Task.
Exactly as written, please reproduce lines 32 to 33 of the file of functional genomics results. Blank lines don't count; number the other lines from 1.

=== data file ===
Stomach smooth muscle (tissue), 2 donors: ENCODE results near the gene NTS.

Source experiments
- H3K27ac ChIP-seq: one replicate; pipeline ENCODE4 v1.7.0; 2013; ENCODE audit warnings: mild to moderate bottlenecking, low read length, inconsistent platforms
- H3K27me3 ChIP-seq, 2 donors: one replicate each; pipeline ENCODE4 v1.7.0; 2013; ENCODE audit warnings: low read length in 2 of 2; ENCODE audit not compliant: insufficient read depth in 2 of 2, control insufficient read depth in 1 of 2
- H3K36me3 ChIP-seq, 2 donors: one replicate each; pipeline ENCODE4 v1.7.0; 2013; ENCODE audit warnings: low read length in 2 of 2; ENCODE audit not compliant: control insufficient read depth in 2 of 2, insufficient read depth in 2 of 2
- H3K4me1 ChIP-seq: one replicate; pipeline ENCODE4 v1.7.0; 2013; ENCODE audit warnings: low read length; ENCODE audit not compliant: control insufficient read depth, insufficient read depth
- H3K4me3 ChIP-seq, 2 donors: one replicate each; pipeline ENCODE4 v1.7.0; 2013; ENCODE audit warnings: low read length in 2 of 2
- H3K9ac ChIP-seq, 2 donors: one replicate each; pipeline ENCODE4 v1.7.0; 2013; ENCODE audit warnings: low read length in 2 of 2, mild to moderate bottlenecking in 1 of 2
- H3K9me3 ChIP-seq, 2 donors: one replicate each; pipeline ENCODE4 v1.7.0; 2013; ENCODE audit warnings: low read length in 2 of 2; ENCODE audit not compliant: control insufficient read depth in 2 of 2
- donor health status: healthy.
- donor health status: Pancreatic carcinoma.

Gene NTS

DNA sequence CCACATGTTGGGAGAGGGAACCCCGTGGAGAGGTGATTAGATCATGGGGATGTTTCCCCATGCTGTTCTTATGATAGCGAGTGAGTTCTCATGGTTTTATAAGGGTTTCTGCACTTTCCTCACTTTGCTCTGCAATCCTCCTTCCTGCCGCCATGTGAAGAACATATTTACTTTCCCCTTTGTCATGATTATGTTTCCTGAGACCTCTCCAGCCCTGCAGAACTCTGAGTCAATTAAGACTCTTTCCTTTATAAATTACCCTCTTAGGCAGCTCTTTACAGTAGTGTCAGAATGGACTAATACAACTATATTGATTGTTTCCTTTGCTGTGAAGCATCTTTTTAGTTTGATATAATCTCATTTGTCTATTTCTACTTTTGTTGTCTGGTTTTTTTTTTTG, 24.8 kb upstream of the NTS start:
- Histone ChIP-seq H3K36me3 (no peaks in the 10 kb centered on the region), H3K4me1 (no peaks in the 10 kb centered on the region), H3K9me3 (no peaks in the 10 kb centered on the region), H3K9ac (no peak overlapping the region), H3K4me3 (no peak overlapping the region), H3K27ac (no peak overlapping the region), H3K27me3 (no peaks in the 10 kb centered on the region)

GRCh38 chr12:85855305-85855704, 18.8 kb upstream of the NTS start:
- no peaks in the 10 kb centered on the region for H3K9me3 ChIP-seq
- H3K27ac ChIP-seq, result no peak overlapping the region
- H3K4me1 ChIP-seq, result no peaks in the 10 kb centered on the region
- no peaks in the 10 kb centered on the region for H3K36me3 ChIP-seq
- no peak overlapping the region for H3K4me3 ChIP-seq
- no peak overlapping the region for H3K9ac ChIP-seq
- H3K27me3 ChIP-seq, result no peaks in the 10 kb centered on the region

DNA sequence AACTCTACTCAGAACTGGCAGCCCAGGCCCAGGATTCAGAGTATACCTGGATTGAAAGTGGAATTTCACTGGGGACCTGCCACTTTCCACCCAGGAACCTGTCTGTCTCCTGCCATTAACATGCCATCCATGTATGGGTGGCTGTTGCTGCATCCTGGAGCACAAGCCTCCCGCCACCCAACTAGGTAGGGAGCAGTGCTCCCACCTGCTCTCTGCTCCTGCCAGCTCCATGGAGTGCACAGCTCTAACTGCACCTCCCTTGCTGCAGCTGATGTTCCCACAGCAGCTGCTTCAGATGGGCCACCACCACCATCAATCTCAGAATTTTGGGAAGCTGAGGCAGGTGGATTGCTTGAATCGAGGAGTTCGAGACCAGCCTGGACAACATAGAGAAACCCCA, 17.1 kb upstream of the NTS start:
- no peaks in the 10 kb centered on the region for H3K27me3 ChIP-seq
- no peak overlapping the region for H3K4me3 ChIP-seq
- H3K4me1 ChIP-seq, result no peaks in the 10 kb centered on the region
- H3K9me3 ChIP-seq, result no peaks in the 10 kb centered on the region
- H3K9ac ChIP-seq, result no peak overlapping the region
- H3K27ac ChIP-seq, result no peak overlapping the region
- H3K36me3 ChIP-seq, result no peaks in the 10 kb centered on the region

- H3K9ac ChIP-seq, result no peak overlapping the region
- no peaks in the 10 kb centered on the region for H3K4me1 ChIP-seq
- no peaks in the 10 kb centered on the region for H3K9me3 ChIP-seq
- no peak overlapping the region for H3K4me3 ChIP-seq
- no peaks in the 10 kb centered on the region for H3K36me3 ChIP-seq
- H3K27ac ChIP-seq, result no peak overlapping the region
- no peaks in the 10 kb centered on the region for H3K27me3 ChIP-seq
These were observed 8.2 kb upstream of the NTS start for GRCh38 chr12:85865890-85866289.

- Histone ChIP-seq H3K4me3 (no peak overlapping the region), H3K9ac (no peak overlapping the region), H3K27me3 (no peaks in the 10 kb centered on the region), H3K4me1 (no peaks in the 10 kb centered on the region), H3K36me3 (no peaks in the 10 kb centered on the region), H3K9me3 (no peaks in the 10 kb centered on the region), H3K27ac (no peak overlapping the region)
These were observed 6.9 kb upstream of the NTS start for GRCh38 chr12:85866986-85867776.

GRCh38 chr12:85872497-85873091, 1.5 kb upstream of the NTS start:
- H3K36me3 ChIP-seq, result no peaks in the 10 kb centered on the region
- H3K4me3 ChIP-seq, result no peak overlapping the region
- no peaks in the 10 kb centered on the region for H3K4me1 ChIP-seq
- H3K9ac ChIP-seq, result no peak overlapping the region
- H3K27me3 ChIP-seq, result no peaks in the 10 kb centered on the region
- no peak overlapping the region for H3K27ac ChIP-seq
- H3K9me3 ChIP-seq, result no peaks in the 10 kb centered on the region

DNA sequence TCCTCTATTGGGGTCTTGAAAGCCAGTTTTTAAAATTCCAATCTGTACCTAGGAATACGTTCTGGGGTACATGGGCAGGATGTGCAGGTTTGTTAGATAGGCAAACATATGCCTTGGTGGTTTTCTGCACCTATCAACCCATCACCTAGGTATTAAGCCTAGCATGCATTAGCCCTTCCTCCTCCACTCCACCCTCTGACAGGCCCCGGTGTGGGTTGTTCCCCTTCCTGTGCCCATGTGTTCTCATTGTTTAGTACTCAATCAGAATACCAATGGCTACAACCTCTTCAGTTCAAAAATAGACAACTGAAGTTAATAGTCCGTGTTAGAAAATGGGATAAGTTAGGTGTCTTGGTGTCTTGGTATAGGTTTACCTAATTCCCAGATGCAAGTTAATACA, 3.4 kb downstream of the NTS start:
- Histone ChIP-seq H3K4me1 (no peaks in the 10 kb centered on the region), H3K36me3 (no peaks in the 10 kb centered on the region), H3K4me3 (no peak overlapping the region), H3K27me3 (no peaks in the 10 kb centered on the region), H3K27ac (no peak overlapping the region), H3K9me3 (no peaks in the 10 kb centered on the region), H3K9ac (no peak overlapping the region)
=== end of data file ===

- no peaks in the 10 kb centered on the region for H3K4me1 ChIP-seq
- no peaks in the 10 kb centered on the region for H3K9me3 ChIP-seq